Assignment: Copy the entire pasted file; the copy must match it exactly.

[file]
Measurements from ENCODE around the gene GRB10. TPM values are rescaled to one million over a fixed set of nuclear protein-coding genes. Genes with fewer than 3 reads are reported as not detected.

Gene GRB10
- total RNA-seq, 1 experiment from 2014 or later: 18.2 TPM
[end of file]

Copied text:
Measurements from ENCODE around the gene GRB10. TPM values are rescaled to one million over a fixed set of nuclear protein-coding genes. Genes with fewer than 3 reads are reported as not detected.

Gene GRB10
- total RNA-seq, 1 experiment from 2014 or later: 18.2 TPM